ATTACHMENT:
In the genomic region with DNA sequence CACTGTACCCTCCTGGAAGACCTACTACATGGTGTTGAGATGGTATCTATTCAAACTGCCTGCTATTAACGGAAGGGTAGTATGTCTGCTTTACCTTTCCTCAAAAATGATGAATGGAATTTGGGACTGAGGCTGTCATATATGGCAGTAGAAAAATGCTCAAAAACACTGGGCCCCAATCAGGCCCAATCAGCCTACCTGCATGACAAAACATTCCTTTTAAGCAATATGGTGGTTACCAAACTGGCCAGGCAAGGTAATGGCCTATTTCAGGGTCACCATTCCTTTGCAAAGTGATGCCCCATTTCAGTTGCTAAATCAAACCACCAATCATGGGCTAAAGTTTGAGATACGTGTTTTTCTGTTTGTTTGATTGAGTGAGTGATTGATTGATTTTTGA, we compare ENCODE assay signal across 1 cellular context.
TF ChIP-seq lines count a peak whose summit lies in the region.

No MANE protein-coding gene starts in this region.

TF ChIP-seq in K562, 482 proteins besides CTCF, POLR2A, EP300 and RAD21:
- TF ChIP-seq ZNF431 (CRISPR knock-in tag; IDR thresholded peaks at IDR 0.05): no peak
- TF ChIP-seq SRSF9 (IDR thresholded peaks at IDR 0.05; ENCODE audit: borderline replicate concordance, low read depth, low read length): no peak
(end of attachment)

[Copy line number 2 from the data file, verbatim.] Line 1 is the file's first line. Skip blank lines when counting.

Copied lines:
TF ChIP-seq lines count a peak whose summit lies in the region.